By Kerena Berry
If there’s one element of interior design that we agonise over, it’s colour. How many movies have you seen that feature a scene where a couple are debating the colour of a nursery? It’s become an old trope in film comedy.
But there are good reasons for careful consideration. Colours are like musical notes or chords for the eyes, and can be incredibly subjective, hence the common decision to go with neutrals. Let’s take a look at the options so you can decide whether to be daring or conservative with your colour palette.
Build off an existing pattern in your space
If you have patterned upholstery, a multi-coloured rug, or a striking piece of art, pull colours from this element to create your base colour palette. For a neutral base, focus on the whites, beige and grey tones. For a more striking, moody room, look to the deeper tones.
Focus on one room and let that define your scheme for the home
Working on your main living room’s colours first, and perfecting them, sets the tone for the entire home. For example, if you go for a neutral palette with deep blue textile accents, and rustic wood furniture in your living area, draw on those elements for your other spaces. Take that deep blue tone, go a little darker and paint your walls in the den, creating a cosy inviting space. Accent with white and mid blue textiles to help balance the palette. In your library try rustic, timber built-in furniture, again tying your design elements from the main living area but in a varied proportion. Use similar tones but various degrees and intensities.
Work on a dark to light philosophy
An old trick of the trade is to work dark to light, vertically. Use dark colours on the floor, mid tones on the walls, and light values on the ceiling. The floor can be any hue; just ensure it is the darkest in the space. Simple but very effective.
Follow the ratios 60-30- 10
Think of your space in three sections. Your highest percentage 60%, which is your walls and your dominant colour, 30% is your secondary colour for your main furnishings and fittings. Lastly 10% is your accent colour for your finishing touches and accessories. A Martha Stewart classic!
Trust the old Colour Wheel
Going back to basics is often the key to creating a sensitive palette. An analogue palette is one where the colours sit next to each other on the colour wheel like red and orange. Remember that this can be any tone, light through to deep. This is a slightly less daring take on a monochromatic room (focusing on one key colour in a space is a strong trend at the moment) but no less impressive!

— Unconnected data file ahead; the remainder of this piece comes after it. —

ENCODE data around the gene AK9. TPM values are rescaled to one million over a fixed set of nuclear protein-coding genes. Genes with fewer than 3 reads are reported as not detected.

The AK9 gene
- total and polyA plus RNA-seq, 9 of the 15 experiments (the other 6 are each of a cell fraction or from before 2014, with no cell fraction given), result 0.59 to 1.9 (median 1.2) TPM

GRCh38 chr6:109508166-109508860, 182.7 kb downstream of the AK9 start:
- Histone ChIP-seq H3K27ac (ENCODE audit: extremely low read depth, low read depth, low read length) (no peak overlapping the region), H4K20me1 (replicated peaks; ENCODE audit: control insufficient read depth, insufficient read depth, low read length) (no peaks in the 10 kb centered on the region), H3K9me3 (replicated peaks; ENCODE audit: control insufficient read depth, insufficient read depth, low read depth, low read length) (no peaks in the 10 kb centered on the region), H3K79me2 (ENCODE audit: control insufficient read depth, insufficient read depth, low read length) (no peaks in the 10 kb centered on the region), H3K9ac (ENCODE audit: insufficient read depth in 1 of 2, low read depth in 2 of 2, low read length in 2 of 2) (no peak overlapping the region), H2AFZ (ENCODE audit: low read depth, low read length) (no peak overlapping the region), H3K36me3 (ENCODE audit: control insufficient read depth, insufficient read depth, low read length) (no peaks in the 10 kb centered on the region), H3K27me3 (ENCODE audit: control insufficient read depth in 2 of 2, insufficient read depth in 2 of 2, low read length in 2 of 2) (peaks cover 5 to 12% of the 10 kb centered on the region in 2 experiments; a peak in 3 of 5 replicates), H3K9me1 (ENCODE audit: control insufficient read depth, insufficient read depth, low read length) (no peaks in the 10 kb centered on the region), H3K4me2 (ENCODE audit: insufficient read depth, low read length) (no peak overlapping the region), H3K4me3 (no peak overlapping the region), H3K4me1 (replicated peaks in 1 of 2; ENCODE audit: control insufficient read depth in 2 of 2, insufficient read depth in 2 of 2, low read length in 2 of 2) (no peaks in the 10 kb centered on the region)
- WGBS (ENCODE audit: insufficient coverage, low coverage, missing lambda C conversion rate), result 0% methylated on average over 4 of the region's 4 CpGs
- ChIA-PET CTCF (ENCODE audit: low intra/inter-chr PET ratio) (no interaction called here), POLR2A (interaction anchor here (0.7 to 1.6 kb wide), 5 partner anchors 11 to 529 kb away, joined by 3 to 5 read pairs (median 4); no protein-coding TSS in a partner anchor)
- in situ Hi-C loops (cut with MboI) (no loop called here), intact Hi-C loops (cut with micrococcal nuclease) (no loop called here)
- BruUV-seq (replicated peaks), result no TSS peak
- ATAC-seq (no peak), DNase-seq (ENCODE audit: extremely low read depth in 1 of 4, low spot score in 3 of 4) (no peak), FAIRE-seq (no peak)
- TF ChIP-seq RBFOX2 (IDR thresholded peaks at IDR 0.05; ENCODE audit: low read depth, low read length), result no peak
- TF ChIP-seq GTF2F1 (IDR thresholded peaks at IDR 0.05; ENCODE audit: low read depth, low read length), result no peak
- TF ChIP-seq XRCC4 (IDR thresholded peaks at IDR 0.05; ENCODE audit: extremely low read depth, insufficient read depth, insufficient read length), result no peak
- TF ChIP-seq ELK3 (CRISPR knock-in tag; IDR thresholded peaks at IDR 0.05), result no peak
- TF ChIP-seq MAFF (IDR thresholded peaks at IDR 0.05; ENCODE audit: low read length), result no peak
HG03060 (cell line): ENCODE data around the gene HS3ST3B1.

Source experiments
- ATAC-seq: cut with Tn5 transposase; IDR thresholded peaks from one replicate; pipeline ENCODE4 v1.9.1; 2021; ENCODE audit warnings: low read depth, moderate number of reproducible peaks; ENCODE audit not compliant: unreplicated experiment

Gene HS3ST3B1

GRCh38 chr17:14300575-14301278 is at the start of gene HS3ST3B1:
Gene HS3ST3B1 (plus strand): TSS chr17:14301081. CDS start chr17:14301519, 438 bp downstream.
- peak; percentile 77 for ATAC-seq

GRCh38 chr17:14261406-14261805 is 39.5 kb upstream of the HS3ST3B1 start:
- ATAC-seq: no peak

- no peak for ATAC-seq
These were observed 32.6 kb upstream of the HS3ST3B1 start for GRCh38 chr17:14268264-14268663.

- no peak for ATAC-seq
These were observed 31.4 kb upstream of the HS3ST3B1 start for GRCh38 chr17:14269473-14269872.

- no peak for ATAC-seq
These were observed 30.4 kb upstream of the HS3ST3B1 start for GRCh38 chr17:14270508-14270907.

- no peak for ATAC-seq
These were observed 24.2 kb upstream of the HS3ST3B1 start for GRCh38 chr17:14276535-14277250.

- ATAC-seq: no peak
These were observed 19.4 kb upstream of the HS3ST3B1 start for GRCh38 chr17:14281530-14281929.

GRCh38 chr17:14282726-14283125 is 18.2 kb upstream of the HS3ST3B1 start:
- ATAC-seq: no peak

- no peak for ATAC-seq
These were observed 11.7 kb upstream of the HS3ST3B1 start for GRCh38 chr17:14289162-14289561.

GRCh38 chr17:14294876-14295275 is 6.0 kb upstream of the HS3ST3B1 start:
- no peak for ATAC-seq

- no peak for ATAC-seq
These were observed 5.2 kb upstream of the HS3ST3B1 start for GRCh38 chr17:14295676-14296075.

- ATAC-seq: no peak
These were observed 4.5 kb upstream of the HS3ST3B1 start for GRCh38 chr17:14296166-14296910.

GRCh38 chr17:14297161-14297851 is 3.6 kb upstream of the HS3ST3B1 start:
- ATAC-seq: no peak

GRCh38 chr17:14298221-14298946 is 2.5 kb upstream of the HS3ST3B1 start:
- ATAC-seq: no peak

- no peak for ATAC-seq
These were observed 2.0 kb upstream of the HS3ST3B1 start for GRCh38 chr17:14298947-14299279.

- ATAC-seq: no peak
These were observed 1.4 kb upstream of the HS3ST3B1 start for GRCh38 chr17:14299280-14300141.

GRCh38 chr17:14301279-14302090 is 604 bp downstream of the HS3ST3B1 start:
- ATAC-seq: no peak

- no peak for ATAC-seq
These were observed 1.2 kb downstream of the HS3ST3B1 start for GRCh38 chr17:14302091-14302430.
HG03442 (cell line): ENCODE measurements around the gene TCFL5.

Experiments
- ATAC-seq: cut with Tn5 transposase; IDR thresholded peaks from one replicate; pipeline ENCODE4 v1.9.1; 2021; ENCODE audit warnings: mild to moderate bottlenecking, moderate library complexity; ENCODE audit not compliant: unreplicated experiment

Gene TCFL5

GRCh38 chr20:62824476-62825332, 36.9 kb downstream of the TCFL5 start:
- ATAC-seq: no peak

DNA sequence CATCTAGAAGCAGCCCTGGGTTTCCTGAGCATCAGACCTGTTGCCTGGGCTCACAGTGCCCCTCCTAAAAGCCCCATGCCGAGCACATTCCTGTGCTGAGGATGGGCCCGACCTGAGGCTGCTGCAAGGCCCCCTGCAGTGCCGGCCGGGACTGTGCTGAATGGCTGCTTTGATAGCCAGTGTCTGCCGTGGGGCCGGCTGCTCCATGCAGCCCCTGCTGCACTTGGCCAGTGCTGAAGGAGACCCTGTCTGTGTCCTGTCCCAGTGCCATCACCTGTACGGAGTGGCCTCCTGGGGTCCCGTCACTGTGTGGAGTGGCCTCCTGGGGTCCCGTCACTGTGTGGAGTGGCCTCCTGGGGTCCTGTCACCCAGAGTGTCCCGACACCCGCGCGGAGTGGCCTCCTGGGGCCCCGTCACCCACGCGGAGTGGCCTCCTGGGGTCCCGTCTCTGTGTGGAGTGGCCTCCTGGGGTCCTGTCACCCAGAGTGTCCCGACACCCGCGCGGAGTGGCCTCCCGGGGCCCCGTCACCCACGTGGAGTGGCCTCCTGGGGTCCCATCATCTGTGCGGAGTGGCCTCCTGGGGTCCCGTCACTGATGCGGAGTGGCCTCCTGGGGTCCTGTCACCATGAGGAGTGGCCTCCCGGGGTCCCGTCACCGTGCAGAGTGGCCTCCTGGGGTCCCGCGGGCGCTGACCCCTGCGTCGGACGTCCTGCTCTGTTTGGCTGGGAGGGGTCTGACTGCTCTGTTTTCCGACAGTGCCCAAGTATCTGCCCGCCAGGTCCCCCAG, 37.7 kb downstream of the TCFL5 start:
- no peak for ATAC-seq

White’s not always right
Don’t assume white is best to give small spaces that larger, brighter feel. Instead use darker or wow colours to bring punch or warmth for a room that envelops you. Embrace a space for what it is and resist the urge to go against the grain.
Grey is the way!
It’s certainly become the neutral flavour over the last few years. Paint colourist have responded with breathtaking options within their collections, making it hard to move past grey’s appeal. Grey’s also have this unique ability, similar to white, to absorb and reflect surrounding colours, becoming a chameleon of sorts.
Set the mood
Colours invoke a mood. Be mindful of this when working in areas that require a definite vibe. Let’s say that in a casual living area, you want a vibrant, fun feel. In that case, opt for warm, contrasting or vivid colours. For a more relaxed and calming space, use neutrals, deeper blues and dirty greens—nature’s primary palette.
Hot flushes and cool currents
Blend warm and cool tones to bring an exciting tug of war into your space; it will keep the senses guessing and the mind curious. A warm caramel tone against a cool winter grey is calming yet interesting; a good option when a compromise is needed between butting personalities.
Black & white – is it right?
People will always debate whether these are actually colours (technically), yet they still prove to be a match made in heaven in the design world. From Modern, to Country spaces, this combination has a home. One could say they are a timeless combination; a safe yet powerful one!
There were three in the bed…
If you are yet to find your match then work to the rule of three. Use only three colours within your space and this should erode confusion, headaches, or debates. It’s almost fool proof.
Like what you like
There are a million design philosophies, principles and thoughts on how to select colours and why. But when you whittle it down, all you need to do is surround yourself with colours that bring you happiness, patterns and textures that support and encourage your lifestyle (even if it’s a little quirky) and a home that says ‘You’.
Kerena Berry is an interior designer and Co-founder of Designbx, Australia’s online interior design solution.